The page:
Millennium EIS

Current Millennium Bulk Terminal buildings seen from the waterfront, looking north.

Nearly 200,000 comments flooded into the Department of Ecology as the state considers whether to approve of water quality permit for Millennium Bulk Terminals’ proposed coal dock in Longview.

That’s the highest number of comments Ecology has ever received for a 401 water quality permit application, said Ecology spokesman Dave Bennett.

“The number of comments wasn’t a big surprise because there’s been a lot of public interest in Millennium’s proposal,” Bennett said Friday.

At Ecology’s request, Millennium withdrew and resubmitted its application for a 401 water quality permit at the end of June to reflect changes in its project. Ecology also wanted to review a new wetlands plan for the coal dock and collect additional information from Millennium. A 30-day public comment period on the updated proposal ended last week. Ecology will decide whether to issue the water quality certification by the end of September.

Bennett said Ecology is still evaluating the comments. It’s not clear how many of those comments were from a pre-written form letter, nor is it clear how many were for or against the project.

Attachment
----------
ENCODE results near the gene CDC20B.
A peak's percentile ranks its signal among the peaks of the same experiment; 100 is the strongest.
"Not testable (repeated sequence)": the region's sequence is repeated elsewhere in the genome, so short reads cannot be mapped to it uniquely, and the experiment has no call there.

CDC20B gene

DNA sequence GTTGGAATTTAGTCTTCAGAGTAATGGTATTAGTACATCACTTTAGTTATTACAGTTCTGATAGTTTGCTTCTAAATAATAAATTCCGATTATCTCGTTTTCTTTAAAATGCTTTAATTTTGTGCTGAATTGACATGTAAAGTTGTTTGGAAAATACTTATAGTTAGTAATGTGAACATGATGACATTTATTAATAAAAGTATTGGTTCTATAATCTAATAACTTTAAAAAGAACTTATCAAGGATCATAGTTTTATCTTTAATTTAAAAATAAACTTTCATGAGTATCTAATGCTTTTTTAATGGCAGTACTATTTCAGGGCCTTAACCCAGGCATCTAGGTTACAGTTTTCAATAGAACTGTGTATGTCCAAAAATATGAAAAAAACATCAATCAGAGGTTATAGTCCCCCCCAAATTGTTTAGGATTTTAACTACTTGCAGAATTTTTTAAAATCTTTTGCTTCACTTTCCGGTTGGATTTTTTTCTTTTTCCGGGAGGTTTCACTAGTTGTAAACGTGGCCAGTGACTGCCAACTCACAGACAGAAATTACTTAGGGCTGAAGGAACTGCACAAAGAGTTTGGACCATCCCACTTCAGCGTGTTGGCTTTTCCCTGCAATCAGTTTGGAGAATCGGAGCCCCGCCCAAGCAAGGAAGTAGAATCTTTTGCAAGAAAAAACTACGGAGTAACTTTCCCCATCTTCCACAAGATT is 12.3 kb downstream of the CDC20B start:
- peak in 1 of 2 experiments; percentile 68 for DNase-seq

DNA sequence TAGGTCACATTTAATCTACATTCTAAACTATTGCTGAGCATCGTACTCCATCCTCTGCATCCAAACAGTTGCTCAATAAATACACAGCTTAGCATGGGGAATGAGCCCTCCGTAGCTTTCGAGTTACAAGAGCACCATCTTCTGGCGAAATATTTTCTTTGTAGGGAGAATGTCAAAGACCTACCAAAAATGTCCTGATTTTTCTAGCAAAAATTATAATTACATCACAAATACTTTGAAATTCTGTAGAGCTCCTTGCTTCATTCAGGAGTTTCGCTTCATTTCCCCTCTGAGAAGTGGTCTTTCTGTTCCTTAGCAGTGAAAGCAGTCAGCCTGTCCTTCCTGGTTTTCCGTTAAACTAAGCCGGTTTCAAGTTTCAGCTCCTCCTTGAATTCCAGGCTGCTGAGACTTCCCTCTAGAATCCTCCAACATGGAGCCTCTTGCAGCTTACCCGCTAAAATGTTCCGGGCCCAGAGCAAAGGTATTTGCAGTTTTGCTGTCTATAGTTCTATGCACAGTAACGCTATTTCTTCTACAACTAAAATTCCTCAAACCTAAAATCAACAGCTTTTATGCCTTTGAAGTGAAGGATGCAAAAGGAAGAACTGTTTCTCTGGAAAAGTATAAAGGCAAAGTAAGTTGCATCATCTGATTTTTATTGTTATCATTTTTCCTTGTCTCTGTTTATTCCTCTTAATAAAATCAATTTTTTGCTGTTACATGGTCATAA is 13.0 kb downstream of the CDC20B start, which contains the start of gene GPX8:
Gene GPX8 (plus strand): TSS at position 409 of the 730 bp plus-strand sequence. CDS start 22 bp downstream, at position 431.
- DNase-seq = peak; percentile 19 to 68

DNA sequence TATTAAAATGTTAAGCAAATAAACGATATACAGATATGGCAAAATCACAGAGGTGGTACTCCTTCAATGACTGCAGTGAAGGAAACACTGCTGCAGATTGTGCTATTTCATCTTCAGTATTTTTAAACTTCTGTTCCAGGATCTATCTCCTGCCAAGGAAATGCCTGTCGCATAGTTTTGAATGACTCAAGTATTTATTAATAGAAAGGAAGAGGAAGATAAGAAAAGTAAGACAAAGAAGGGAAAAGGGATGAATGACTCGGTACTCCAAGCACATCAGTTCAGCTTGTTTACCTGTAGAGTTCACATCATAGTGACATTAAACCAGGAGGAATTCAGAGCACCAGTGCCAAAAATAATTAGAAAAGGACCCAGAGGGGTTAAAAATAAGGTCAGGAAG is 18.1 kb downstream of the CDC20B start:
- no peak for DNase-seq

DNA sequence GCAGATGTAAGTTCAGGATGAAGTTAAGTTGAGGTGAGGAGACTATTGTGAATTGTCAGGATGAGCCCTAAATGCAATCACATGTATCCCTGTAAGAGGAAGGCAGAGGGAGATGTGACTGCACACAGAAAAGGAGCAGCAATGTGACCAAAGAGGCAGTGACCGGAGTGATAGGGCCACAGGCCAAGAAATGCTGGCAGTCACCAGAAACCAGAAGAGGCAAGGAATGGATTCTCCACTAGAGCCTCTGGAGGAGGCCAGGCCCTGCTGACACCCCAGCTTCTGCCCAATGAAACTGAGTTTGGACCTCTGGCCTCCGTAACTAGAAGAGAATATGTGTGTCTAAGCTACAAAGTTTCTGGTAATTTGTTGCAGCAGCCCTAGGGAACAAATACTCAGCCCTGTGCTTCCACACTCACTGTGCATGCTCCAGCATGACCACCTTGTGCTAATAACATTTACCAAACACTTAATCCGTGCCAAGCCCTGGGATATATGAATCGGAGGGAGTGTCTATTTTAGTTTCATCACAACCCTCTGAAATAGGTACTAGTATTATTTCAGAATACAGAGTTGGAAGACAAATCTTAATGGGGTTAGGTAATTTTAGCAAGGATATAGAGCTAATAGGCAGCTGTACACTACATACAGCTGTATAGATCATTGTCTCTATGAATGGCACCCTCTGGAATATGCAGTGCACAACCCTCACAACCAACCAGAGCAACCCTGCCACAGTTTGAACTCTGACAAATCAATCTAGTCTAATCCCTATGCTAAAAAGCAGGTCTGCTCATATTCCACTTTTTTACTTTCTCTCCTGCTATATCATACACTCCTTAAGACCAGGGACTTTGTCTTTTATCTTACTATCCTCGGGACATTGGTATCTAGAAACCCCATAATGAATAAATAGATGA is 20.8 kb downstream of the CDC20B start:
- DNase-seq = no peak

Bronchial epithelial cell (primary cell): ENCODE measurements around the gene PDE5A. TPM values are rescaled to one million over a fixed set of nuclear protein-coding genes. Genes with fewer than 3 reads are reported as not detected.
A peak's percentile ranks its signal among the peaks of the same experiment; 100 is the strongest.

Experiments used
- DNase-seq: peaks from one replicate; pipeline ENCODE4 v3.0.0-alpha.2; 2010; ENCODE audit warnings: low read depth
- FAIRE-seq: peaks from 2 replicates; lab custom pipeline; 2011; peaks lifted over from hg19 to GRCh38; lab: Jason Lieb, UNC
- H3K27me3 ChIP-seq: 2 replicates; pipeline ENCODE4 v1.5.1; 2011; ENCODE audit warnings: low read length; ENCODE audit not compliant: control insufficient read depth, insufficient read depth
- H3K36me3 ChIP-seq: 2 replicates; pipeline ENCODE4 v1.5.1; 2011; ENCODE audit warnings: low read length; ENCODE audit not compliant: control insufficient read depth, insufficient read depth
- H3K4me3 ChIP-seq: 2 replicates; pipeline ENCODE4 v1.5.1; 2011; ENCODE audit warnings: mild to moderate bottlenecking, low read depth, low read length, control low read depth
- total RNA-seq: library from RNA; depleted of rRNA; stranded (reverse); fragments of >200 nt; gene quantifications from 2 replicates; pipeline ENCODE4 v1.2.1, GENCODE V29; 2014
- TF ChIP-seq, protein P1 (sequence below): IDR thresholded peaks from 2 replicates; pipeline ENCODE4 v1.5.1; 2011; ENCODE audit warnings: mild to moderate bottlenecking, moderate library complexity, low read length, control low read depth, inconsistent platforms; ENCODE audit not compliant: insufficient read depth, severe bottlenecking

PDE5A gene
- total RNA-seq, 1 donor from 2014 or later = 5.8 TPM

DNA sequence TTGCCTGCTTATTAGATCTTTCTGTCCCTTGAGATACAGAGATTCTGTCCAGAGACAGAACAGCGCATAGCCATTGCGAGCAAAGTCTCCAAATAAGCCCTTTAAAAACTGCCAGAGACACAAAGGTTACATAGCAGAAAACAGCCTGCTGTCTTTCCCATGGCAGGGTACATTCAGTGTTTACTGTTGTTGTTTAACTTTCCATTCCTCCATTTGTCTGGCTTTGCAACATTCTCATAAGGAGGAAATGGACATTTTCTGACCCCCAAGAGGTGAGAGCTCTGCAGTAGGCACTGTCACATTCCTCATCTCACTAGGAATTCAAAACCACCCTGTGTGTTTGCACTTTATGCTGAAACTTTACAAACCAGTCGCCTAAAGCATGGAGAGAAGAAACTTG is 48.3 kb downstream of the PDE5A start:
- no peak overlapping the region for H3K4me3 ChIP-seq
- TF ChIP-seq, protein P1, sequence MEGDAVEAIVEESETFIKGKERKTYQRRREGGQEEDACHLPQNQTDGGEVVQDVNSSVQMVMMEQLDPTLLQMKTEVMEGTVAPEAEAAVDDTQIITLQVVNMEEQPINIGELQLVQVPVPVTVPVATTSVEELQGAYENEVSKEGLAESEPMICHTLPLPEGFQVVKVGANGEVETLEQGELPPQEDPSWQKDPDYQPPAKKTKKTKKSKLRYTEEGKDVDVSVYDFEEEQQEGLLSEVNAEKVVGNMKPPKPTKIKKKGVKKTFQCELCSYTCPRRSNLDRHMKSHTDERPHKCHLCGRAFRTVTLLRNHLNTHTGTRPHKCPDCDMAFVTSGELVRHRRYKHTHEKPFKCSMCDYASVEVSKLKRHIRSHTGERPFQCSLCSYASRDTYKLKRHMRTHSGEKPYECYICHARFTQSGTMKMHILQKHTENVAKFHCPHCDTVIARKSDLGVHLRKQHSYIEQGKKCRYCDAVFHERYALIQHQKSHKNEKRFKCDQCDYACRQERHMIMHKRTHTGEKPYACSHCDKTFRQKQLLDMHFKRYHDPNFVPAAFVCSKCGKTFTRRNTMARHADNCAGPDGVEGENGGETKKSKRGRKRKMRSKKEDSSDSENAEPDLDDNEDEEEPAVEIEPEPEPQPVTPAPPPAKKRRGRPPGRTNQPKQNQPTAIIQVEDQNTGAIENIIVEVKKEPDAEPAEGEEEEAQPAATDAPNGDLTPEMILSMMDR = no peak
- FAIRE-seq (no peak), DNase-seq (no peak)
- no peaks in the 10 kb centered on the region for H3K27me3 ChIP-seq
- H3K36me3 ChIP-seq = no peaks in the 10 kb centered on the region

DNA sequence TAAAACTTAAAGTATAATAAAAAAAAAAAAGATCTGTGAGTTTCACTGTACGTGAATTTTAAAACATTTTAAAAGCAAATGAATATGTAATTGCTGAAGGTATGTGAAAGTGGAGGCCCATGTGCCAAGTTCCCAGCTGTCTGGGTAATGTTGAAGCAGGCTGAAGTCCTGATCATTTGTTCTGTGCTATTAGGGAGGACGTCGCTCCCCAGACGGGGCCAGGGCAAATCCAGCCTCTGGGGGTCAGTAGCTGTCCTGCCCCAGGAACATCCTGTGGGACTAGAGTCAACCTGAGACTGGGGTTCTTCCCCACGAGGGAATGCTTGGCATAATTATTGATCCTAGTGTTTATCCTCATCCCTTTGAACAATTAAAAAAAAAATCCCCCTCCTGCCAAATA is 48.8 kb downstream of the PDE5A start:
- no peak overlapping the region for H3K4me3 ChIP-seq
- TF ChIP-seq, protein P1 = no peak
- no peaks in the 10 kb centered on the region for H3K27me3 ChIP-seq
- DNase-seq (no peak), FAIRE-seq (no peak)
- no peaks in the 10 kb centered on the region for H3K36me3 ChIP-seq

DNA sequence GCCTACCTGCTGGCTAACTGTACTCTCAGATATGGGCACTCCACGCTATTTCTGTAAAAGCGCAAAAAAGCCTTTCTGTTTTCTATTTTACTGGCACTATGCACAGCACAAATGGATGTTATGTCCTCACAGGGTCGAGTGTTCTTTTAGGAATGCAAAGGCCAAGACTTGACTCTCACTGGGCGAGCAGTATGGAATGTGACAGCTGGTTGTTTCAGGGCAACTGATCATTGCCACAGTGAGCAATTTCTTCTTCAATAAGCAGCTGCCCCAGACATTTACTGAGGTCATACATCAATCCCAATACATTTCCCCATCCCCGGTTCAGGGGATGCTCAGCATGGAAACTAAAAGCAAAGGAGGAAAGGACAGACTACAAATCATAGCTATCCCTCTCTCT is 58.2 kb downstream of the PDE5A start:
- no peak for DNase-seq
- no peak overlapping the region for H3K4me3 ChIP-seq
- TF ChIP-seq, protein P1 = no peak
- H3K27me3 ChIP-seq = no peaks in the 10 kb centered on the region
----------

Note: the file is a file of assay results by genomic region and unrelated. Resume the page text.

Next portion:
Yet environmental groups with the Power Past Coal coalition said the majority of those comments are from opponents.

“Opposition to coal export continues to build,” stated Gary Wallace, president of Landowners and Citizens for a Safe Community, in a press release. “Over 162,000 people are asking Ecology to stop this dead-end project and help us usher in cleaner, safer industries that benefit our environment and economy. I hope the agency listens.”

Wendy Hutchinson, vice president of public affairs for Millennium, said the company respects “the process and the right of individuals to express themselves. The Department of Ecology’s thorough Final Environmental Impact Statement concluded that the project will have no significant impacts on water quality.”

Overall, Millennium needs 23 permits from various federal, state and local agencies. Last month Cowlitz County Building and Planning officials issued a Critical Areas Permit, the first of eight permits the company needs from the county.

The coal terminal would create more than 1,000 construction jobs, 130 permanent jobs and $5.4 million in annual state and local taxes, according to the EIS.

Opponents claim the project would exacerbate climate change by increasing global greenhouse gas emissions by an estimated 2 million metric tons annually, according to an EIS. They also point out that rail cars servicing the dock could increase the cancer risk rate by 10 percent over background county levels for residents in Highlands neighborhood of Longview, according to the EIS. (That number is contested by BNSF Railway and Millennium.)

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